Okay, maybe massages for the masses wouldn’t solve the drug problem.  I guess we’d end up with Massage Task Forces and a war on lotion.  But if I don’t get another gift certificate soon, I may have to start swiping stereos.  Cause I need a fix!


Wednesday, May 27th, 2009

Today I’m praying for a friend. A few months ago, an unthinkable thing happened. Her beautiful, talented 18 year old son died in a stupid accident, one that no one would have anticipated. He was a child of rare faith, planning a future in ministry. He carried light within him. The world dimmed when he left it.

He was a friend to my daughters. One of them called me at work to tell me the news and ask if it was true. In her heartbreak on the phone she begged me to tell her it couldn’t be true, and I begged God to not let it be as I called my brother to get information. But it was true. Unbelievable and true. And in that instant life changed. Suddenly none of our children were safe anymore.

I don’t know how long it will be until my friend wakes up in the morning and thinks of something else first. I don’t know what it will take to dim the pain she feels and make life more bearable. I just know that I still hurt when I think of him, and that my feelings are tiny compared to hers. So I hold her up in prayer, which is all any of us can really do. I lift her up into the light and ask God to give her strength for the journey. And I pray for the rest of us, that we will never know this particular pain.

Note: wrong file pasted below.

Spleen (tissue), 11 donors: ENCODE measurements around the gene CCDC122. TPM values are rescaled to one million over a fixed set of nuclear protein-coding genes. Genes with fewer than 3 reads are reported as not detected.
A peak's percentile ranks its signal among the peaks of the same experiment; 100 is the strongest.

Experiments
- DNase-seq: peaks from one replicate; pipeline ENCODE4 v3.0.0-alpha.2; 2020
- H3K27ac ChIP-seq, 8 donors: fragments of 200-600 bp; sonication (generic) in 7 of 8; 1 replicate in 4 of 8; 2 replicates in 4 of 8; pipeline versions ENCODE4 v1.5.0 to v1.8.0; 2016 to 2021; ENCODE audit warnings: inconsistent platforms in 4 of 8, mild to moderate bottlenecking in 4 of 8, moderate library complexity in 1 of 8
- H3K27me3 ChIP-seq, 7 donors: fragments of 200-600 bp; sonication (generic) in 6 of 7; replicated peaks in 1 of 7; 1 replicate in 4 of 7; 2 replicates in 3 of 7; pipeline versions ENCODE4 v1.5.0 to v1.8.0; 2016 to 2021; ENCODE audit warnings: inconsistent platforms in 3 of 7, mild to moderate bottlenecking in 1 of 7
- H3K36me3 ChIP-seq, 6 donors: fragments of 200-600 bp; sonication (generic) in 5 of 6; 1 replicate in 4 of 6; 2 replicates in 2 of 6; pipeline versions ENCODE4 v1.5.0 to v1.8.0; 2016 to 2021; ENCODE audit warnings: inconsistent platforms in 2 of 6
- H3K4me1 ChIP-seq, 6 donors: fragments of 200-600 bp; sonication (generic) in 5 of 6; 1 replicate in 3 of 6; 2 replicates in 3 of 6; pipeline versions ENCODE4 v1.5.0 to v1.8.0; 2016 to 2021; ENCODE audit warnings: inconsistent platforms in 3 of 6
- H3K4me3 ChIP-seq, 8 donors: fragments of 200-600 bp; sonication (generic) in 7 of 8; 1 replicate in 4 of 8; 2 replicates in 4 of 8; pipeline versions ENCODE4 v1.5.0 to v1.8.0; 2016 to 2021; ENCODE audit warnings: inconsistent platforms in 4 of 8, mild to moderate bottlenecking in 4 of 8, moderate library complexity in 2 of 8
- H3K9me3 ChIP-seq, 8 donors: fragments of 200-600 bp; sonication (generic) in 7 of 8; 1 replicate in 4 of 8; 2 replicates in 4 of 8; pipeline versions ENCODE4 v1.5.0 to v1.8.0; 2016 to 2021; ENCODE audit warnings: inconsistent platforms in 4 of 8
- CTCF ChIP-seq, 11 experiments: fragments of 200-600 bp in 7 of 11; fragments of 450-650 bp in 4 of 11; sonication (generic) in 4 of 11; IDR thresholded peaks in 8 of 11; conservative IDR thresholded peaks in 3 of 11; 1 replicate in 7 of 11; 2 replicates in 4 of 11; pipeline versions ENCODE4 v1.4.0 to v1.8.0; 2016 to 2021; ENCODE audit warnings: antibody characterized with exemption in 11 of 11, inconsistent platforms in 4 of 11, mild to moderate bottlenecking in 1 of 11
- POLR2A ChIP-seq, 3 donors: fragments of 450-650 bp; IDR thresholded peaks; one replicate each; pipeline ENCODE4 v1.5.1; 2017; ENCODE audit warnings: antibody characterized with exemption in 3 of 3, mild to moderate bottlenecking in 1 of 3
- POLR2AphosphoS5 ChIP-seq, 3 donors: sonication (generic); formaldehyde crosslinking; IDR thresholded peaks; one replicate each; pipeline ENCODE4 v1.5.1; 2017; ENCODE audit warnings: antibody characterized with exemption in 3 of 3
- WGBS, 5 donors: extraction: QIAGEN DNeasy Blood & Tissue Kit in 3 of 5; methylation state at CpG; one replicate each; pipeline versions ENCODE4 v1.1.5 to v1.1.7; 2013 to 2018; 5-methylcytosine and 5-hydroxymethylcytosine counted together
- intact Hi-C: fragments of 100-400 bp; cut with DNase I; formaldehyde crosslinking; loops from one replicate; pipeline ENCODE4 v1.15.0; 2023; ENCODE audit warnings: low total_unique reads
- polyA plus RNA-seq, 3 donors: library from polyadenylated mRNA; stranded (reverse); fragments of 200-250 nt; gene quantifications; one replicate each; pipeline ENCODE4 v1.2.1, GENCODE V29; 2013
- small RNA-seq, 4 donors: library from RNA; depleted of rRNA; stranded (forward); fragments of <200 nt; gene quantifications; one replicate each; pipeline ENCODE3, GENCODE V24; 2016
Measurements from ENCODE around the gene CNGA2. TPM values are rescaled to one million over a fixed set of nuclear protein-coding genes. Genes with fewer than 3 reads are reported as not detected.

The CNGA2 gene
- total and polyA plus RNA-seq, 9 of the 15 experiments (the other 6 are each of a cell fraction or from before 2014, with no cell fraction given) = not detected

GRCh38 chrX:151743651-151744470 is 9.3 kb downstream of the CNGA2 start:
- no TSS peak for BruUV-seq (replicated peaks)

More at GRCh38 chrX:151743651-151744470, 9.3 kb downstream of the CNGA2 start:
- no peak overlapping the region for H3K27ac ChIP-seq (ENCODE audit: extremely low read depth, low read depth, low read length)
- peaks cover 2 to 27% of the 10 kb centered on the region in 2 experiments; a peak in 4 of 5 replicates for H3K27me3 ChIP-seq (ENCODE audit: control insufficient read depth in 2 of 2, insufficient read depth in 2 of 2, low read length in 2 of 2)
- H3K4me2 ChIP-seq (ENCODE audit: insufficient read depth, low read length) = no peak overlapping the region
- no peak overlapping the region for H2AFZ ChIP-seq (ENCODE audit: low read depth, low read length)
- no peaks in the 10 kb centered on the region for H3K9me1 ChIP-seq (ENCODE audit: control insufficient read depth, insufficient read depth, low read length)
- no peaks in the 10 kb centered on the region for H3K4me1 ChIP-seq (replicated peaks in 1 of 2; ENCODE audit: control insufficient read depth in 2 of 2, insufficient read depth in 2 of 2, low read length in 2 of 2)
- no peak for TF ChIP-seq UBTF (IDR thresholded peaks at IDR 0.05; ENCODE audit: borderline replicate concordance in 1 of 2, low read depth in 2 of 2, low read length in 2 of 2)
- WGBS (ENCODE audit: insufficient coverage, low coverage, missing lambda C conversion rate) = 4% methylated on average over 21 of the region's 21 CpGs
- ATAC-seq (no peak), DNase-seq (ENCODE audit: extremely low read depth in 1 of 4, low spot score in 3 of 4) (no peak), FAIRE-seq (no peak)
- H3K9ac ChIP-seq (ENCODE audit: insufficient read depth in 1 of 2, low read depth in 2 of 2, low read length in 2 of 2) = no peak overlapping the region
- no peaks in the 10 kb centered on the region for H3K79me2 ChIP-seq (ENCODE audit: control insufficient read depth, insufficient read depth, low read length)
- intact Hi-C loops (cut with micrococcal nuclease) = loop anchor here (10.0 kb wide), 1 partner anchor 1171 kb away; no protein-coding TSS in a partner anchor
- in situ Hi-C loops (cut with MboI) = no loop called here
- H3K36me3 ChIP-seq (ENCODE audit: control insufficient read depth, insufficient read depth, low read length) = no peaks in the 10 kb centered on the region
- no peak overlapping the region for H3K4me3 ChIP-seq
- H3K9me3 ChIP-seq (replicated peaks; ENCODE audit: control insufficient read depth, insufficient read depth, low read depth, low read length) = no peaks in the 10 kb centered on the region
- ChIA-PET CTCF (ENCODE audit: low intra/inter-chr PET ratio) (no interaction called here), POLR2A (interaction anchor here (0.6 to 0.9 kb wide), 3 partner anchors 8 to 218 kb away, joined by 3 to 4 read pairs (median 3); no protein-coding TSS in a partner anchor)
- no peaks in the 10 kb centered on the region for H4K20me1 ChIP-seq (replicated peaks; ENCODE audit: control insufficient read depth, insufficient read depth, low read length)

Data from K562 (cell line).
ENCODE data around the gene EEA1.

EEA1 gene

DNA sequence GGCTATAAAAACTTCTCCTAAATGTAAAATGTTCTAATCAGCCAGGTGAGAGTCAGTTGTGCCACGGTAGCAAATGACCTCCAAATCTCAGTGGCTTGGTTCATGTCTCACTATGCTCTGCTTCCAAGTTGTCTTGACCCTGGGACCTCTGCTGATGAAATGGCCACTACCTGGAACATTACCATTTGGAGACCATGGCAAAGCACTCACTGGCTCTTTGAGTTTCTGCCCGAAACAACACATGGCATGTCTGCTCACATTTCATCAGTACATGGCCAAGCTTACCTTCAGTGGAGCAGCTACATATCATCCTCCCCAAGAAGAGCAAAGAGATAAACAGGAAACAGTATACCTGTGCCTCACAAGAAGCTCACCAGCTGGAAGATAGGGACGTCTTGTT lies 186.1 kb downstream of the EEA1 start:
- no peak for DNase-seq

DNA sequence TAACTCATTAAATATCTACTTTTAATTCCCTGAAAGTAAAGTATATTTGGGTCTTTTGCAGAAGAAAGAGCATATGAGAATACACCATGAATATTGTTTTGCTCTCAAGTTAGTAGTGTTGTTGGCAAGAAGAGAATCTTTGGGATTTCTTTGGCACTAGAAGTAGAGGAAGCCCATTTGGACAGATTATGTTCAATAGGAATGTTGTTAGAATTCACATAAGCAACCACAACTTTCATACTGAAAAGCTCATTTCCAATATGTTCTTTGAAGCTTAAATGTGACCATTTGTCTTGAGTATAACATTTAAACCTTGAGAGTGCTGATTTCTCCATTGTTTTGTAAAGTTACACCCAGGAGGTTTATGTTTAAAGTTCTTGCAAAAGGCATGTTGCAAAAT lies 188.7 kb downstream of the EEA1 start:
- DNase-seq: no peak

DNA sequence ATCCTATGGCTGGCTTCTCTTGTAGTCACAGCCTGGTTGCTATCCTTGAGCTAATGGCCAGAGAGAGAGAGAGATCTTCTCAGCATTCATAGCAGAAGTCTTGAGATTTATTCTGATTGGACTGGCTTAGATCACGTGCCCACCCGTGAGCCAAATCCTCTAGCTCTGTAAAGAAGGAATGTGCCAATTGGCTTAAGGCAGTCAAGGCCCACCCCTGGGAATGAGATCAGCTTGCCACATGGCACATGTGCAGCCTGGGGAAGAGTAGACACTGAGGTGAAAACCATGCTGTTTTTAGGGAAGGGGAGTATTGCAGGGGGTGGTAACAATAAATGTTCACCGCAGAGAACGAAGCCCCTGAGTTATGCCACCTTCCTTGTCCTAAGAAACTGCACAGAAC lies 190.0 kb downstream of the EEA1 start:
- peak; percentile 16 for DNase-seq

You can read more about Storm in the Summer issue of Wings of Hope Magazine. Go to for more information.


Monday, May 18th, 2009

Today I’m trying to work but getting nothing accomplished.  I spent an hour doing my morning accounting, a fifteen minute job.  I spent the next hour sorting through desk drawers, shuffling papers, and checking my phone for messages.  Well,  I also spent part of that time trying to think of songs with gambling as a theme, at the request of my daughter’s music class.  I have no idea what they’re learning there.  Right now I’m hard at work filing government forms.  Or maybe not.  How long til lunch?